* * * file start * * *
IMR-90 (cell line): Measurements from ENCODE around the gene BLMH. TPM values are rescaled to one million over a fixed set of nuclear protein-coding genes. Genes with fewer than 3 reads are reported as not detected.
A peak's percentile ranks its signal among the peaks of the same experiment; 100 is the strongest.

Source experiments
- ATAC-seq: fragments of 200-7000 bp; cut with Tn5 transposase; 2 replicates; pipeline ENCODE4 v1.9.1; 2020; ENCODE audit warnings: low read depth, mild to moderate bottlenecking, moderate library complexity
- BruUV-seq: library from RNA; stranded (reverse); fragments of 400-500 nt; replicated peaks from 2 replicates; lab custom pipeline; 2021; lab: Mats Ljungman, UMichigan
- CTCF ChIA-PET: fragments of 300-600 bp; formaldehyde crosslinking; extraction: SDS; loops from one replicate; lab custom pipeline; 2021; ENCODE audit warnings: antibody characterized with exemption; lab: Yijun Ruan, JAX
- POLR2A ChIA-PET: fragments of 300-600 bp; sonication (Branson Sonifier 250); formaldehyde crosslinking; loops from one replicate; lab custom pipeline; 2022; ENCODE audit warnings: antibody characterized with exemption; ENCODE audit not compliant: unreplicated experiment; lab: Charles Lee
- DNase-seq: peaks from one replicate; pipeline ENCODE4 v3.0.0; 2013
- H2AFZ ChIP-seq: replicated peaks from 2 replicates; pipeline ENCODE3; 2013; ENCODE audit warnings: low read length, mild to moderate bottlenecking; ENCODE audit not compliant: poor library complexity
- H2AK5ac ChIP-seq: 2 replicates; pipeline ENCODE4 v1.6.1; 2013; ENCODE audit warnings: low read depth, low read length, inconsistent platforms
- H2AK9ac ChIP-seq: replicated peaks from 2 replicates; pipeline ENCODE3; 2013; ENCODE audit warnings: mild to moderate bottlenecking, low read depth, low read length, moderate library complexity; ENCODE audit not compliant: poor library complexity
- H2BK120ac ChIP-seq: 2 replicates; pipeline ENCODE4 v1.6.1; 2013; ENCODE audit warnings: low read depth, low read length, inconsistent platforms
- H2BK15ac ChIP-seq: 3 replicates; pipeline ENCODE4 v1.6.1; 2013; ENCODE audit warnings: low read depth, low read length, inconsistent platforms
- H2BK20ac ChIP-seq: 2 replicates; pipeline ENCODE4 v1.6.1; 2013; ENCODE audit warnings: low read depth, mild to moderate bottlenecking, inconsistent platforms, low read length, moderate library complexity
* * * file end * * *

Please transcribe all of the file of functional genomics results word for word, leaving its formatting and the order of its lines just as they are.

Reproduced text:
IMR-90 (cell line): Measurements from ENCODE around the gene BLMH. TPM values are rescaled to one million over a fixed set of nuclear protein-coding genes. Genes with fewer than 3 reads are reported as not detected.
A peak's percentile ranks its signal among the peaks of the same experiment; 100 is the strongest.

Source experiments
- ATAC-seq: fragments of 200-7000 bp; cut with Tn5 transposase; 2 replicates; pipeline ENCODE4 v1.9.1; 2020; ENCODE audit warnings: low read depth, mild to moderate bottlenecking, moderate library complexity
- BruUV-seq: library from RNA; stranded (reverse); fragments of 400-500 nt; replicated peaks from 2 replicates; lab custom pipeline; 2021; lab: Mats Ljungman, UMichigan
- CTCF ChIA-PET: fragments of 300-600 bp; formaldehyde crosslinking; extraction: SDS; loops from one replicate; lab custom pipeline; 2021; ENCODE audit warnings: antibody characterized with exemption; lab: Yijun Ruan, JAX
- POLR2A ChIA-PET: fragments of 300-600 bp; sonication (Branson Sonifier 250); formaldehyde crosslinking; loops from one replicate; lab custom pipeline; 2022; ENCODE audit warnings: antibody characterized with exemption; ENCODE audit not compliant: unreplicated experiment; lab: Charles Lee
- DNase-seq: peaks from one replicate; pipeline ENCODE4 v3.0.0; 2013
- H2AFZ ChIP-seq: replicated peaks from 2 replicates; pipeline ENCODE3; 2013; ENCODE audit warnings: low read length, mild to moderate bottlenecking; ENCODE audit not compliant: poor library complexity
- H2AK5ac ChIP-seq: 2 replicates; pipeline ENCODE4 v1.6.1; 2013; ENCODE audit warnings: low read depth, low read length, inconsistent platforms
- H2AK9ac ChIP-seq: replicated peaks from 2 replicates; pipeline ENCODE3; 2013; ENCODE audit warnings: mild to moderate bottlenecking, low read depth, low read length, moderate library complexity; ENCODE audit not compliant: poor library complexity
- H2BK120ac ChIP-seq: 2 replicates; pipeline ENCODE4 v1.6.1; 2013; ENCODE audit warnings: low read depth, low read length, inconsistent platforms
- H2BK15ac ChIP-seq: 3 replicates; pipeline ENCODE4 v1.6.1; 2013; ENCODE audit warnings: low read depth, low read length, inconsistent platforms
- H2BK20ac ChIP-seq: 2 replicates; pipeline ENCODE4 v1.6.1; 2013; ENCODE audit warnings: low read depth, mild to moderate bottlenecking, inconsistent platforms, low read length, moderate library complexity